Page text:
Happy New Year! We are pleased to provide this contribution by Dr. Daniel Schaeffler, President, Engineering Quality Solutions, Inc. and Technical Editor, AHSS Applications Guidelines.
Forty years ago, the metal forming community needed to figure out how to stamp a new exotic family of steels making inroads into automotive body construction. These grades, called High Strength Low Alloy steels, were much stronger than the commonplace mild steels, and were more formable than the high-strength options available at that time. Initially, only a few steelmakers were able to offer these new grades, but over time more companies added the equipment and know-how necessary to support their customers with these products. Automakers and their supply chain stampers needed to adapt as an increasing number of parts transitioned to HSLA steels.
Fast-forward a few decades, and metal formers are facing similar challenges. Successful forming and joining of Advanced High-Strength Steels is made easier with processes that are tuned to work with the characteristics associated with these alloys. One such technique to improve formability is to employ Active Binder Force Control.
In conventional stamping, a draw ring applies pressure around the binder in order to control the sheet metal flow into the cavity. The ring may be referred to as a binder plate, draw pad, pressure pad, or blank holder. Creating the restraining force typically is done with urethane springs, coil springs, gas springs (like air or nitrogen), or press cushion systems actuated by gas or hydraulic cylinders.
Where the traditional approach applies binder pressure uniformly throughout the press stroke, modern stamping presses can be equipped with cushions having multipoint-control systems (see Figure 1 example). The associated pressure profile can be adjusted around the panel and throughout the stroke to optimize metal flow, prevent splits and wrinkles, and minimize thinning.
Incorporating Active Binder Control capabilities has several benefits for the press shop, panel quality, and product design, including:
- A segmented blankholder combined with individually programmable hydraulic cylinders, sometimes called a flexible binder, allows for precise control of one segment independent of the others.
- Pulsating blank holder force has been shown to reduce press tonnage requirements and increase metal flow, with the frequency and amplitude being key variables that must be adjusted based on the grade and thickness of interest.
- Pre-acceleration of the cushion reduces shock loading, which minimizes the press-damaging snap-through loads associated with reverse tonnage.
The merits of a variable blank holder force on AHSS springback were documented in a 2004 conference paper2. With the traditional constant binder force approach, springback in the form of side-wall curl was seen in parts made from either a DP590 grade or a mild steel grade used as a control. Increasing the constant binder force helped to reduce springback in the mild steel part.
In Figure 2, CBF reflects tests conducted with constant binder force. VBF-LH and VBF-MLH reflect variable binder force tests conducted with a low-high force profile sequence and a medium-low-high force profile, respectively.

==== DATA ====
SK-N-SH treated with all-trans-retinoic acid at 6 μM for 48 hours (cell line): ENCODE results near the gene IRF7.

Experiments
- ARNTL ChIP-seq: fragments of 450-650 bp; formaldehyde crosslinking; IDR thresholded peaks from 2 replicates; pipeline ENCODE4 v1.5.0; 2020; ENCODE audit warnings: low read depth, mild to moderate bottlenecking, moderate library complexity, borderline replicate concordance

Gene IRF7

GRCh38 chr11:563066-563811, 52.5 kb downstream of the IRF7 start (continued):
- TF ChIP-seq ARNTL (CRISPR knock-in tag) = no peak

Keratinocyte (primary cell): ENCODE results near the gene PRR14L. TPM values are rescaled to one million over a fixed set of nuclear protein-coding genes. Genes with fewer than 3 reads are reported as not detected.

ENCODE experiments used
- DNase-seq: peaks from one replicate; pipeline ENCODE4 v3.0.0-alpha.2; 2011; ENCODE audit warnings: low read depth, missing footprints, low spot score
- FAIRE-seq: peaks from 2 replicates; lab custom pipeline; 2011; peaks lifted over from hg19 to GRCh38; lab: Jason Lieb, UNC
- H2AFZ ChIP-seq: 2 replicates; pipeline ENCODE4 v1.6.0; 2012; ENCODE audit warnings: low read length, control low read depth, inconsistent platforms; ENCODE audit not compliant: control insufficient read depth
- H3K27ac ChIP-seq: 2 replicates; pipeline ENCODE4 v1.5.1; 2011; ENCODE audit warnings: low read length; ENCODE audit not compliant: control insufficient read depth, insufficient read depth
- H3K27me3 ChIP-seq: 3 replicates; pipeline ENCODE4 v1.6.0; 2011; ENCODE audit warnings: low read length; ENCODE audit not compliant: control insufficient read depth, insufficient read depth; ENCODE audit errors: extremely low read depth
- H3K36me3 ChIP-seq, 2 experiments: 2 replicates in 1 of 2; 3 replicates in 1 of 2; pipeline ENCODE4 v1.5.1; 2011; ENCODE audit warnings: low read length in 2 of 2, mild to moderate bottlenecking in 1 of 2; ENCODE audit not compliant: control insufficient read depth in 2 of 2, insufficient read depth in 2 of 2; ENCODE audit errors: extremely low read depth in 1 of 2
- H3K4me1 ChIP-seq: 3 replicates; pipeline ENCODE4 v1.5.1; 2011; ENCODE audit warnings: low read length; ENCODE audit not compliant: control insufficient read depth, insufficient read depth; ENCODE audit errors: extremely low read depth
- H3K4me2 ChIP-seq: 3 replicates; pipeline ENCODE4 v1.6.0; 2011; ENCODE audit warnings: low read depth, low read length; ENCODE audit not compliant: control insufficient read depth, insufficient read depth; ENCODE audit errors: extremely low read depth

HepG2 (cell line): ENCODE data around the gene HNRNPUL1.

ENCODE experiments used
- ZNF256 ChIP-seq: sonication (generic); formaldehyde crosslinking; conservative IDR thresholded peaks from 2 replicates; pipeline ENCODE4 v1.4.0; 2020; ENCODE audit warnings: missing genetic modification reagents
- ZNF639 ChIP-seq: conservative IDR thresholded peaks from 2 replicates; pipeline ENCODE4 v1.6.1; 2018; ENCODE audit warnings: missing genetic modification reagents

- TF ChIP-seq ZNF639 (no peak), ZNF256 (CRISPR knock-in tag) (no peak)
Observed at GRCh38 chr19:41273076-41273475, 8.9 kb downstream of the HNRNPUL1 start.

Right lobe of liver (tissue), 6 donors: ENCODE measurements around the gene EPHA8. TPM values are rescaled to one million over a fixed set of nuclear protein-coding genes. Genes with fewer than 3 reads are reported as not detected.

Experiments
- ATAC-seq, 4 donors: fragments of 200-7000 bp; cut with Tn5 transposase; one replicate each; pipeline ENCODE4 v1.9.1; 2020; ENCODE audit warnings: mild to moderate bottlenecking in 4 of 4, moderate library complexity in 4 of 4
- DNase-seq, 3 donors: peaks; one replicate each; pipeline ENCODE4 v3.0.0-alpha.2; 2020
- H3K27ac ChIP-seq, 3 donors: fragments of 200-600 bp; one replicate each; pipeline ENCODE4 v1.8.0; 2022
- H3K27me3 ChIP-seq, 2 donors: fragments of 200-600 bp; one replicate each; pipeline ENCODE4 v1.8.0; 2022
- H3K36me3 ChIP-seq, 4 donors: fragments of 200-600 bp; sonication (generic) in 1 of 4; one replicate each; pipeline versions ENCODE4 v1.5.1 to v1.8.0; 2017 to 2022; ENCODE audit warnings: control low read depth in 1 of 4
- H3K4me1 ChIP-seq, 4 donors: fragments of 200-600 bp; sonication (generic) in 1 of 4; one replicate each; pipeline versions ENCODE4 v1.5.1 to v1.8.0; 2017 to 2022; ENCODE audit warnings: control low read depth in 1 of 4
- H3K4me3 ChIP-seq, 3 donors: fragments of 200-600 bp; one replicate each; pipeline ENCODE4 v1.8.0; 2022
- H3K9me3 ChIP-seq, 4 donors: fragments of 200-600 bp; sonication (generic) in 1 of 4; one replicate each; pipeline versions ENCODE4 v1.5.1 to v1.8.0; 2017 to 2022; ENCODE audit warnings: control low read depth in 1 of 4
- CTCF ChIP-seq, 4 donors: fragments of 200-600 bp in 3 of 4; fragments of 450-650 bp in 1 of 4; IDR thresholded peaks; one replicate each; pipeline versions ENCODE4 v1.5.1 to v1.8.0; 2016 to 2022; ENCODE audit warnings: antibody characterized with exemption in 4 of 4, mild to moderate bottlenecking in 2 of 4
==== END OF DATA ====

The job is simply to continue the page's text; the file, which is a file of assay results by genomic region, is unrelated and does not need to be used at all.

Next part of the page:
By employing a variable binder force, springback of both the mild steel and the DP 590 material was substantially reduced. Employing either variable binder force approach reduced the thinning from forming the DP 590 material, resulting in a more uniform strain distribution across the entire channel profile (Figure 3).
More recently, a presentation from 2018 showed CP 800 panel quality improvements associated with variable blank holder force capabilities3. Panel results from a constant binder force of 300 kN and 400 kN are shown in Figures 4 and 5, respectively. Both exhibit severe wrinkling in the flange. Applying 500 kN binder force was not feasible due to exceeding the press tonnage curve limits throughout the stroke.
Figure 6 shows the panel produced with a variable binder force. The chosen profile fit within the press tonnage requirements and minimized wrinkles.
Active drawbead control is an offshoot of these techniques, allowing for the magnitude and timing of drawbead engagement to be optimized for the requirements of each part. A description of using stake beads to minimize springback is available in a previous AHSS Insights blog here – active drawbead control is one approach to actuate beads.
The initial laboratory studies relating to active binder force control go back nearly 20 years ago. In the coming years, more information will enter the public domain on how metal formers are using these concepts in production. When you look to purchase a servo press, be sure to ask your press manufacturer about programmable cushions.
Danny Schaeffler is the Metallurgy and Forming Technical Editor of the next release of the AHSS Applications Guidelines available from WorldAutoSteel. Danny is co-founder of 4M Partners, LLC and founder and President of Engineering Quality Solutions (EQS). He has written for Stamping Journal and The Fabricator. Danny writes the monthly “Science of Forming” column for Metalforming Magazine. He is passionate about training the metal stamping community on sheet formability and how to make the best use out of their chosen sheet metal grades.
2 Variable Binder Force for Springback Management, M. Milititsky (University of Ghent), M. Garnett, C. Du, J. Wu, L. Zhang, P.J. Belanger, J.M. Prencipe (DaimlerChrysler Corporation), and E.D. Bishop (Engineering Quality Solutions, Inc.). International Conference on Advanced High-Strength Sheet Steels for Automotive Applications Proceedings, June 6-9, 2004, Association for Iron & Steel Technology
3 Improving the Drawing Process of AHSS by Using Servo Press Technologies, David Diaz-Infante (Ohio State University), 2018 Great Designs in Steel Seminar, AISI